15. My daughter has Lupus which has affected her kidneys. She has been complaining of headaches. Are migraine headaches common in children with lupus?
Headaches are not uncommon in SLE, especially migraine-like ones. We are always trying to make sure that it is not related to other causes including medications, high blood pressure, eye problems, or other factors, but sometimes it is just a manifestation of lupus itself. Occasionally we do worry that it can be sign of more serious problem such as a bleed or clot in the brain (stroke) and it does seem that certain patients with antiphospholipid antibodies may be more prone to headaches than others. Treatment varies - for some traditional migraine medications are effective but often strong pain medications such as narcotics do not help the headache.
16. What do you think of CellCept? My 17 year old daughter was diagnosed in Nov 2009. She just got over her first flare. Doing well for about 3 months. Her doctor has been weaning her down from prednisone since Nov. Her Complements are real low again. Instead of increasing her steroids he wants to start her on CellCept. She is also taking Plaquenil. Has CellCept been used very much for lupus? What are your thoughts on this drug? Nicholasville, KY
CellCept or mycophenolate mofetil is an oral immunosuppressive agent used in lupus. It was developed to assist with preventing rejection from solid organ transplant and has entered the treatment options for lupus over the past decade. In adult studies, it seems to be an effective medication similar to one of the most powerful agents used cyclophosphamide to get lupus under control, especially when significant organs such as the kidney or brain are affected. It has a good safety profile and seems to be well tolerated. For pediatric lupus, it also is used quite often with good effect- the only downside is with many adolescent patients, we do know that the adherence to taking the medicine sometimes is not great since you have to take it 2 times daily. As with many medications, we know that they work well only if you actually take them! So occasionally, other options are offered or used to help teens get their lupus under control making the treatment as easy on their lives as possible. We have plenty of patients on mycophenolate who are doing quite well so we do like it as a steroid sparing medication.
17. How does having a kidney biopsy help the physician decide which medication to use? My 17 year old daughter has been referred for one and she has had SLE for 4 years now. Augusta, NJ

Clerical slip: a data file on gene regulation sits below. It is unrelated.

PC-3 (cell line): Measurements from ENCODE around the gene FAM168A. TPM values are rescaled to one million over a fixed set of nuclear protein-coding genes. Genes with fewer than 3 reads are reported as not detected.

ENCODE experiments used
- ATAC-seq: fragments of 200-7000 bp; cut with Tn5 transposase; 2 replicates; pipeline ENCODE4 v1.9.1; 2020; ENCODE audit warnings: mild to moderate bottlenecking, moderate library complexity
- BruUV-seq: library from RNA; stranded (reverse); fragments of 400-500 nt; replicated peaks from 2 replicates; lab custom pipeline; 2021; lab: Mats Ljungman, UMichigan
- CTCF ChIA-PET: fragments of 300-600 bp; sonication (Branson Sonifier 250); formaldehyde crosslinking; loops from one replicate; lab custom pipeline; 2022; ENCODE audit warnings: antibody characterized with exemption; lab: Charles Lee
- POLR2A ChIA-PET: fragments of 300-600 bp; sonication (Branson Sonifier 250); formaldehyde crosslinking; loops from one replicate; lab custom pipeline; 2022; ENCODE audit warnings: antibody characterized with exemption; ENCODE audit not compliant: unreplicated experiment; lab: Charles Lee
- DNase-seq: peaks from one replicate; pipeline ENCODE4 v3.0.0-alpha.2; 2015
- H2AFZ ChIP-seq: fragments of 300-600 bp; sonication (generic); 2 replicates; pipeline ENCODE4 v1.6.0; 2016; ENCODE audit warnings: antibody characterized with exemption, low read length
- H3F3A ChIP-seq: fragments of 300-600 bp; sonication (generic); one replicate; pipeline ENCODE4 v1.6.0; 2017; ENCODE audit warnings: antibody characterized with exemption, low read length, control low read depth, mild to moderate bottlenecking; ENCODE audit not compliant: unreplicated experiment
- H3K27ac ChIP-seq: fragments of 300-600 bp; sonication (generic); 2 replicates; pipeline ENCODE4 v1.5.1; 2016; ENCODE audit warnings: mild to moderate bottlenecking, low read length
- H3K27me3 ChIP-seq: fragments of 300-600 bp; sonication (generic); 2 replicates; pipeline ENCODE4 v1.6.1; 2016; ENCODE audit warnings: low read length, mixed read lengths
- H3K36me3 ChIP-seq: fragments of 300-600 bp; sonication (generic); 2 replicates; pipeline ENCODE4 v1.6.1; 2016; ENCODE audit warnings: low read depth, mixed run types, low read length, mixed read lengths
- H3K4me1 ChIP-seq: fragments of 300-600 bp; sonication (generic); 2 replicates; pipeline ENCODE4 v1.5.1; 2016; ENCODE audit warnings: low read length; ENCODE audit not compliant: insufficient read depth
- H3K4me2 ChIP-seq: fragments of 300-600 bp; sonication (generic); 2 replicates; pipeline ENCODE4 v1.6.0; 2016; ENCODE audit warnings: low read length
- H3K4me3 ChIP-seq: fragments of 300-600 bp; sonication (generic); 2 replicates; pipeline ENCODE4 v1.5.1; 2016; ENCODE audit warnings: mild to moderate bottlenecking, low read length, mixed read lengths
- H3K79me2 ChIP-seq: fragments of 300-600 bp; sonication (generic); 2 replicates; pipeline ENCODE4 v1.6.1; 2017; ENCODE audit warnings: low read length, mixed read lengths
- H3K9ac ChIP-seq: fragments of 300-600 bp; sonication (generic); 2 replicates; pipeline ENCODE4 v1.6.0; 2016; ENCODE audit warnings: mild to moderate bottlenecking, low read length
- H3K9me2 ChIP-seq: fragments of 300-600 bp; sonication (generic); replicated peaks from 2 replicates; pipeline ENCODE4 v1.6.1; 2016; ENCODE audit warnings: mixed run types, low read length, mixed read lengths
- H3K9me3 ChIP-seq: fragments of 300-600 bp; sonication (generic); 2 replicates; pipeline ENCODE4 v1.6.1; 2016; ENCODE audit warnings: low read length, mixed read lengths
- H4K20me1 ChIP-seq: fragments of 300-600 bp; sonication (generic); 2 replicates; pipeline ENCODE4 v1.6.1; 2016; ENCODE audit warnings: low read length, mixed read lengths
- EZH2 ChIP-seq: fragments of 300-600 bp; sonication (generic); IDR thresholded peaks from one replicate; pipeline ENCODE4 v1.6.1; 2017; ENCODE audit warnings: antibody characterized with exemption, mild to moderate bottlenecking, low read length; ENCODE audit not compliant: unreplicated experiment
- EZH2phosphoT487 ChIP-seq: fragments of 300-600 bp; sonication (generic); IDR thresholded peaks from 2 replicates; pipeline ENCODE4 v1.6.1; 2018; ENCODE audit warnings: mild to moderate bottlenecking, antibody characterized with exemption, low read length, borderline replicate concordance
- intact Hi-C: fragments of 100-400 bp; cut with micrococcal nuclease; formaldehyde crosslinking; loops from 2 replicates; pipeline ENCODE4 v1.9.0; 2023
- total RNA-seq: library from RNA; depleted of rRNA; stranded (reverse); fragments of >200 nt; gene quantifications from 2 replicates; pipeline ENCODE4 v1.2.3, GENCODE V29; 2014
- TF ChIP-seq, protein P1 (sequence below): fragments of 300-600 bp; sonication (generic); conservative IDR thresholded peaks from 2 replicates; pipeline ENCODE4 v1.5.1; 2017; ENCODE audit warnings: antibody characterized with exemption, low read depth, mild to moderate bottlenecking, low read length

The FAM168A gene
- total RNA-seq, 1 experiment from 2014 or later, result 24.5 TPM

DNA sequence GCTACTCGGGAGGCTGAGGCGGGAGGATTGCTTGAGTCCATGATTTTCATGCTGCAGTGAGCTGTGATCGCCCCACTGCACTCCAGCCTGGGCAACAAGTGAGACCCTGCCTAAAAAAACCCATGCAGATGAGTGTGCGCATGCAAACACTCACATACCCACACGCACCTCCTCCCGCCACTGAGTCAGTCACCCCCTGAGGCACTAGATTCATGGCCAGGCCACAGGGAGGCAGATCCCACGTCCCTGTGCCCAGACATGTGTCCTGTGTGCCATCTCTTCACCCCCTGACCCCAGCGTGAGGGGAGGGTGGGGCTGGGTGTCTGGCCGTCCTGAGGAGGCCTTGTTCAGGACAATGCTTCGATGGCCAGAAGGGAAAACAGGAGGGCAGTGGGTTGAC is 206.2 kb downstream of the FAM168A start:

Unfortunately, many of our routine blood and urine laboratory studies are unable to reveal the extent and damage that could be going on in the kidneys and the best way to evaluate is to get tissue from the kidney itself and see microscopically what is happening by doing a biopsy. When this gets done, we look at how inflamed (the activity) and how damaged (chronicity) the kidney has been impacted by the lupus. There is a special classification system which incorporates both of the active and chronic findings, and then they assign a number to the classification and also decide if there are lots of signs of activity and/or chronicity. For many children/teens with lupus, they have Class III or Class IV nephritis, which can lead to significant kidney damage, loss of function leading to dialysis and potentially, a kidney transplant. As I tell our patients with lupus in the kidneys, you always want to have your own body parts to do their job so dialysis and transplant are not options we want to discuss if we can avoid it, and the point of treatment is the make sure that is the case. By doing the biopsy, often we can decide if the kidneys can recover from the damage if it is not too extensive and how aggressive to treat. Usually if there is just active inflammation and no scar or damage, we can presume that the lupus in the kidney can be reversed. Sometimes we can be surprised that the classification is less than the findings we see from the urine tests, and other times (more the case for kids with lupus), we see the damage and inflammation are more than what the urine test shows us. As I noted earlier, there are times that we only see scar in the kidney and no active signs of lupus, making us comfortable that the previous treatment was effective and potentially the current treatment is maintaining the patient in this quiet state.